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'Water Is Life': A Look Inside the Dakota Access Pipeline Protesters' Camp

Sitting on less than 50 acres of federal land, this bustling camp community is a refuge for those fighting the $3.7 billion Dakota Access Pipeline.
Image: A woman from the Tlingit Tsimphean tribe holds an eagle feather into the air in Oceti Sakowin camp as "water protectors" continue to demonstrate against plans to pass the Dakota Access pipeline near the Standing Rock Indian Reservation, near Cannon
A woman from the Tlingit Tsimphean tribe holds an eagle feather into the air as "water protectors" demonstrate on Dec. 3. STEPHANIE KEITH / Reuters

CANNON BALL, N.D. — In this remote part of the frozen North Dakota plains, the Oceti Sakowin camp is a striking scene that stands on its own.

Medical tents here treat the ill or injured. Food stands feed and hydrate thousands. An ubiquitous odor from propane gas heaters spills out of the hundreds of semi-permanent structures that dot the rugged landscape.

And more than 350 flags of America's Indian Nations greet visitors as they enter, flying alongside "water is life" banners displaying messages of solidarity from places as far away as India and Japan.

Sitting on less than 50 acres of federal land, this bustling camp community is a refuge for those fighting a $3.7 billion pipeline project pitting people who fear it will destroy the environment against a Dallas-based energy corporation that wants to build it for transporting crude oil.

While the federal government has given the activists, which include Native American tribes members and non-tribes members alike, a Monday deadline to vacate the camp because of worries about the plunging temperatures, the protesters remain defiant.

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"We're here and we're not going anywhere," Aldo Seoane, a member of the Wica Agli Tribal Nations in South Dakota, told NBC News on Friday as he gathered around a fire near his small teepee that he's called home since early August.

Smoke rises from a tent at the Oceti Sakowin camp.Scott Kilian

The camp sits at the confluence of the Missouri and Cannonball rivers where more than 5,000 people such as Seoane now reside — watching as an intensifying conflict over the future of the Dakota Access Pipeline brews all around them.

"We are our own community here and it doesn't matter what happens between Dakota Access, the governor or the sheriff or whoever because our movement is so much bigger now than just a pipeline," Seoane said, hinting at how the pipeline battle, which has garnered national attention, has opened a larger discussion on Native American rights.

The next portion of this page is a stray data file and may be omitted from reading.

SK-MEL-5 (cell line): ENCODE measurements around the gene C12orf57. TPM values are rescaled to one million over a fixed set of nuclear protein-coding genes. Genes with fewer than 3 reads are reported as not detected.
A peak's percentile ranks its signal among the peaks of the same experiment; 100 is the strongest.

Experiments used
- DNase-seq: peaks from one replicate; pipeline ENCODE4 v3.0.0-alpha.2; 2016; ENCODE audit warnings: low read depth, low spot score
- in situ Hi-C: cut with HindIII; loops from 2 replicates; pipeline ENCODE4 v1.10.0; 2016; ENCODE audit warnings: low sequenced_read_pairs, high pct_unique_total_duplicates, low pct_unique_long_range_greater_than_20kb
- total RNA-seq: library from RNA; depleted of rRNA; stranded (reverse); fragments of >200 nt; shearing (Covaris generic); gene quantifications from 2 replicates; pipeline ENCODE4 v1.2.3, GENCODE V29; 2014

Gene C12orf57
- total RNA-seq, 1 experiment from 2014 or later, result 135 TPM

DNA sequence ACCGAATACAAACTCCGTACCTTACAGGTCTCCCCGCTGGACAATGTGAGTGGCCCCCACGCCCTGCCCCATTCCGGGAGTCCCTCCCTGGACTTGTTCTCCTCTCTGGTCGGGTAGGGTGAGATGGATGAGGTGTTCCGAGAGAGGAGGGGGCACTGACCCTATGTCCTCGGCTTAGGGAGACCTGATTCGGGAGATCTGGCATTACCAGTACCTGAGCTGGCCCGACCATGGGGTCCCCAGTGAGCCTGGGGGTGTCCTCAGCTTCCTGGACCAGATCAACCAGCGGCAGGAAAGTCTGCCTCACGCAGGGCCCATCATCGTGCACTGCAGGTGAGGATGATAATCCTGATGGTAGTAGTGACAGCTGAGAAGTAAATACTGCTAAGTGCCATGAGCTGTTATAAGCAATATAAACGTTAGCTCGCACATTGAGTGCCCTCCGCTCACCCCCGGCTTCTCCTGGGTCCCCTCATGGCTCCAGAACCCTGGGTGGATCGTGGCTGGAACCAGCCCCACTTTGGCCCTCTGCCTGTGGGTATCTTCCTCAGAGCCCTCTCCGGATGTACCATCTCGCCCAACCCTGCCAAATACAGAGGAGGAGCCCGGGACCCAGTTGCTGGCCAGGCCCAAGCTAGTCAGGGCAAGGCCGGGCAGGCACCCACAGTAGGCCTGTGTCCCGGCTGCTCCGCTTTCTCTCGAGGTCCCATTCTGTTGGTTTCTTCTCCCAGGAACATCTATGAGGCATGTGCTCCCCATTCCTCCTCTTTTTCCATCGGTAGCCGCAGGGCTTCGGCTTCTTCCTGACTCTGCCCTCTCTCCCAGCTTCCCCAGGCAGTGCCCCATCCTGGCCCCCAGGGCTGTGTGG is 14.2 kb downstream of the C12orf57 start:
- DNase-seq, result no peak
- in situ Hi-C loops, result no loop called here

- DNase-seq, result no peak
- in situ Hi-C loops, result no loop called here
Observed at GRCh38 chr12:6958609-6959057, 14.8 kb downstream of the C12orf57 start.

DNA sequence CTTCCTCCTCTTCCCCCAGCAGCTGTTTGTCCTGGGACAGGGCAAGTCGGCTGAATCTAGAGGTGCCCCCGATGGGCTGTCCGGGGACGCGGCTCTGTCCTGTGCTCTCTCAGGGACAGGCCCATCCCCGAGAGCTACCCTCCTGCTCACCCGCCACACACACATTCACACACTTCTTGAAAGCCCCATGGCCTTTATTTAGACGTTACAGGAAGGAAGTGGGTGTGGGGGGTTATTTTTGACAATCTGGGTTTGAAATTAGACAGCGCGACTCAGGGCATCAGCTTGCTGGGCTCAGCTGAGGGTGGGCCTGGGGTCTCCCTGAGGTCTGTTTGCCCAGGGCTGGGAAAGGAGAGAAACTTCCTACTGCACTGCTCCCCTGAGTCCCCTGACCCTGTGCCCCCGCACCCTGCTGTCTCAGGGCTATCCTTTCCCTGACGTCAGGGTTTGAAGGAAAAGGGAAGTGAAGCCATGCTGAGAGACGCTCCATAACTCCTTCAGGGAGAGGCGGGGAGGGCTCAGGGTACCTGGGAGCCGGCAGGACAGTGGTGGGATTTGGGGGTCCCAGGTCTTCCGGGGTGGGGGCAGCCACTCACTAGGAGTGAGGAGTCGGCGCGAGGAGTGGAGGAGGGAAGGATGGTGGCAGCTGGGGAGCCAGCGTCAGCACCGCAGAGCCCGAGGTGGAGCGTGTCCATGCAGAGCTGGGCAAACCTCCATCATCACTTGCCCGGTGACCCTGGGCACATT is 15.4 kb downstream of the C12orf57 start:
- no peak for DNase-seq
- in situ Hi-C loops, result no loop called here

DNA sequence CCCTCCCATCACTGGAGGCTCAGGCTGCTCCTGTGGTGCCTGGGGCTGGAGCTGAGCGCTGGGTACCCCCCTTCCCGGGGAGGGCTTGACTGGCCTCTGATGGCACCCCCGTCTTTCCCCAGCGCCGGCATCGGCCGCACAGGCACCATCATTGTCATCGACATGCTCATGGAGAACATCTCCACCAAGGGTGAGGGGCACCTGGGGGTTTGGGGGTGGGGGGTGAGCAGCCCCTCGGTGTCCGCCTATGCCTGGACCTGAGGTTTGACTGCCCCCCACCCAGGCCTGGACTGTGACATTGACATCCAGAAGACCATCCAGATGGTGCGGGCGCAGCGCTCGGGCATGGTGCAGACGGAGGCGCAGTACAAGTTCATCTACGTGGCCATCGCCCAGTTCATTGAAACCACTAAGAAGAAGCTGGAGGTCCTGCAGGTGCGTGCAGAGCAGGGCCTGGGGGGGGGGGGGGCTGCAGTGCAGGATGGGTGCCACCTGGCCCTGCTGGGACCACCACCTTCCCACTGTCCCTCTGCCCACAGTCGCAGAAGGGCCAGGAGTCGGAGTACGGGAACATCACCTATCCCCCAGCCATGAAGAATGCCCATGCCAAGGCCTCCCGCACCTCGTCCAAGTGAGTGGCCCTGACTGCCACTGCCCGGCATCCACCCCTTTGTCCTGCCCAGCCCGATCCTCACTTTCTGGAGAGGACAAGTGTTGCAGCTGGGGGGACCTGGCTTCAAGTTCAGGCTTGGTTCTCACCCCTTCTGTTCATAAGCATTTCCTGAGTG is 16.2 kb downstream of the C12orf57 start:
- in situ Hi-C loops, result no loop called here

Less than a half-mile from his teepee sits a blockade manned by an expansive force of law enforcement officers from Morton County and surrounding states who've blocked the Backwater Bridge going north on Highway 1806. It was the site of clashes in late October that resulted in over 140 arrests.

Moving further east alongside the signless border where the U.S. Army Corps of Engineers' land meets private property, there are dozens of floodlights that shine down on pipeline workers who work through the night and bitter cold to finish a pipeline that is now more than 90 percent complete.

"We're here and we're not going anywhere."

Their goal is to reach the banks of the Missouri where they then will have to cap the pipeline, pending an easement review being conducted by the Army Corps.

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The flags of America's Indian Nations fly at the camp. More than 350 are represented at the protest site.Scott Kilian

The Obama administration has on multiple occasions asked that Energy Transfer Partners, the company behind the project, voluntarily stop construction. The installation of hyper-beam lights here last month shows that request has been ignored.

Energy Transfer Partners CEO Kelcy Warren, who remained publicly silent on the pipeline for months as protests forced a halt in the pipeline's construction, told NBC News in an interview last month that he was "100 percent sure that the pipeline will be approved by a Trump administration," regardless of what the Army Corps ultimately decides.

Warren labeled most of the protesters near the Standing Rock Sioux reservation, who call themselves water protectors, as "violent mobs."

Warren appears to have the support of both Gov. Jack Dalrymple, who has urged the Obama administration to quickly issue an easement, and Morton County Sheriff Kyle Kirchmeier. For months, Kirchmeier has defended his department's actions against demonstrators despite reports of police brutality, unlawful arrests and mistreatment in jail.

"Law enforcement is not the aggressors here," Kirchmeier told NBC News. "We are only reacting to what protesters are doing against law enforcement."

A woman from the Tlingit Tsimphean tribe holds an eagle feather into the air as "water protectors" demonstrate on Dec. 3. STEPHANIE KEITH / Reuters

Like Kirchmeier, Standing Rock Sioux Chairman Dave Archambault II has held to his resolve that the pipeline would destroy his people's water supply and ancient sacred sites that date back 15,000 years.

"It poses a threat to our culture, our way of life, our land, our environment," Archambault told NBC News.

Back at the Oceti Sakowin camp, the warring between the governor's mansion and Standing Rock Sioux hasn't dampened the mood among the activists. But that could all change in two days, when the Army Corps has given an order that they must leave the camp over fears that lives will be jeopardized.

But one thing would remain: The view of the impending pipeline, easily visible just across the river.